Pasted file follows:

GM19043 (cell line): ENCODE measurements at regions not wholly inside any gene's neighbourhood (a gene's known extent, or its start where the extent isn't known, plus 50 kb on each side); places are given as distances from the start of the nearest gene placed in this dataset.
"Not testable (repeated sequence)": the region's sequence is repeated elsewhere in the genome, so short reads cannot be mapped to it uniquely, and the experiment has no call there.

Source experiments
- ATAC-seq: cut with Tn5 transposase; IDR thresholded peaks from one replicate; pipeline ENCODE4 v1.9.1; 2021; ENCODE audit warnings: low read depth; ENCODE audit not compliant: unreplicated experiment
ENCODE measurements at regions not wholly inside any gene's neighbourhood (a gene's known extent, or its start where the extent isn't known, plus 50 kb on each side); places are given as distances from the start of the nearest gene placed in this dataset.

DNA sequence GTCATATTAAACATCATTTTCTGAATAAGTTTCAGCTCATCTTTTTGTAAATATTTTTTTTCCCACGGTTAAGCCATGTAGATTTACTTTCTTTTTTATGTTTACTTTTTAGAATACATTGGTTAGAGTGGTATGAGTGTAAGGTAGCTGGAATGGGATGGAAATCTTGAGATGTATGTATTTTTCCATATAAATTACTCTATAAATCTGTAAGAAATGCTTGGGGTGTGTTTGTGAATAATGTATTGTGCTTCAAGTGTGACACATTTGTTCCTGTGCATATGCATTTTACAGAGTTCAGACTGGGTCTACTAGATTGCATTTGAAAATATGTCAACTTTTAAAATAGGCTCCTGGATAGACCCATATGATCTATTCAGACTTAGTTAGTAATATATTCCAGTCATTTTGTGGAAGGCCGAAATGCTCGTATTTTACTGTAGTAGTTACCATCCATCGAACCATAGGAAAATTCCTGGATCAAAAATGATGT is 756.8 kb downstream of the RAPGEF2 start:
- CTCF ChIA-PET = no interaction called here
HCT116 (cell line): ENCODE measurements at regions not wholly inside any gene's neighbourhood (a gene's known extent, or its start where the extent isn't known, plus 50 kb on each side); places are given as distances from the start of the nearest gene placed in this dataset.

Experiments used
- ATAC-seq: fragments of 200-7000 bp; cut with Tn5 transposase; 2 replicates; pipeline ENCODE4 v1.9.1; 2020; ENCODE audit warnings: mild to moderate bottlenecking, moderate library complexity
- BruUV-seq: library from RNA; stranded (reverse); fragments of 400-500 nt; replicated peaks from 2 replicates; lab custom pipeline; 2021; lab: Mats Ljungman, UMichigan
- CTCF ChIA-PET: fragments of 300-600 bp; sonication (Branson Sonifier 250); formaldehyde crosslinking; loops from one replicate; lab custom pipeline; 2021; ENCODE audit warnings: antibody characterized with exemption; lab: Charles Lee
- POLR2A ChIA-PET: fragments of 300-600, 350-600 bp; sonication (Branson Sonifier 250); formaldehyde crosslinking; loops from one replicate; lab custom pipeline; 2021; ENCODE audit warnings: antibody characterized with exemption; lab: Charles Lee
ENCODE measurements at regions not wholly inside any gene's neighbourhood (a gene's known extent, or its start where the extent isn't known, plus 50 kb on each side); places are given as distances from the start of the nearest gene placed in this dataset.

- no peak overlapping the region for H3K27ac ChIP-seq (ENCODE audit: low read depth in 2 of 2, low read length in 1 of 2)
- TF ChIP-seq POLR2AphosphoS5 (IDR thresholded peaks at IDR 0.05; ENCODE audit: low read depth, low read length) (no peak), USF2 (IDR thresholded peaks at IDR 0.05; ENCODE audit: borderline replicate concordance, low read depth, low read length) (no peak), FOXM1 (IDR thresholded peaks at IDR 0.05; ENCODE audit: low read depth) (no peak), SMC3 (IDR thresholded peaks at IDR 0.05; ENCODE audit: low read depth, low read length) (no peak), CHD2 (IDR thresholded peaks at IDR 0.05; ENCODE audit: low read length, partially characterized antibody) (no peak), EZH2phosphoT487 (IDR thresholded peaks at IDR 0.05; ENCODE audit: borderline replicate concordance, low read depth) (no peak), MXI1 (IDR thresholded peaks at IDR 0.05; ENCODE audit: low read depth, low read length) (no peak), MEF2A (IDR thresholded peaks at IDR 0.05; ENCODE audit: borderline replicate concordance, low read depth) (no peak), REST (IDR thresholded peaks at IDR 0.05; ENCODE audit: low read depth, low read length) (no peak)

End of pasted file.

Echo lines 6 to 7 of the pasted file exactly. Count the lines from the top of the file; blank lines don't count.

DNA sequence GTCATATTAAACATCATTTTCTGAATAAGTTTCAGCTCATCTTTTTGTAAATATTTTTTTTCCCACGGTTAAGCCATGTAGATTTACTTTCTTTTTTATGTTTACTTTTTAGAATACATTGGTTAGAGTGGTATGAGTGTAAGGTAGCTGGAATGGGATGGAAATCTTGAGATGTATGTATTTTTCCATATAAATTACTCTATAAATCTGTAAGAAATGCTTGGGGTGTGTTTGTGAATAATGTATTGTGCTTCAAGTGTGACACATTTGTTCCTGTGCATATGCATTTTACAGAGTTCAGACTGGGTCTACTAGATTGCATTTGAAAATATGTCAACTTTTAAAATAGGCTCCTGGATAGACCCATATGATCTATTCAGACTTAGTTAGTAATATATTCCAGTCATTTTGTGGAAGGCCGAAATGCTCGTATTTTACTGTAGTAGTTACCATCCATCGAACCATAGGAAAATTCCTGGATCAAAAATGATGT is 756.8 kb downstream of the RAPGEF2 start:
- CTCF ChIA-PET = no interaction called here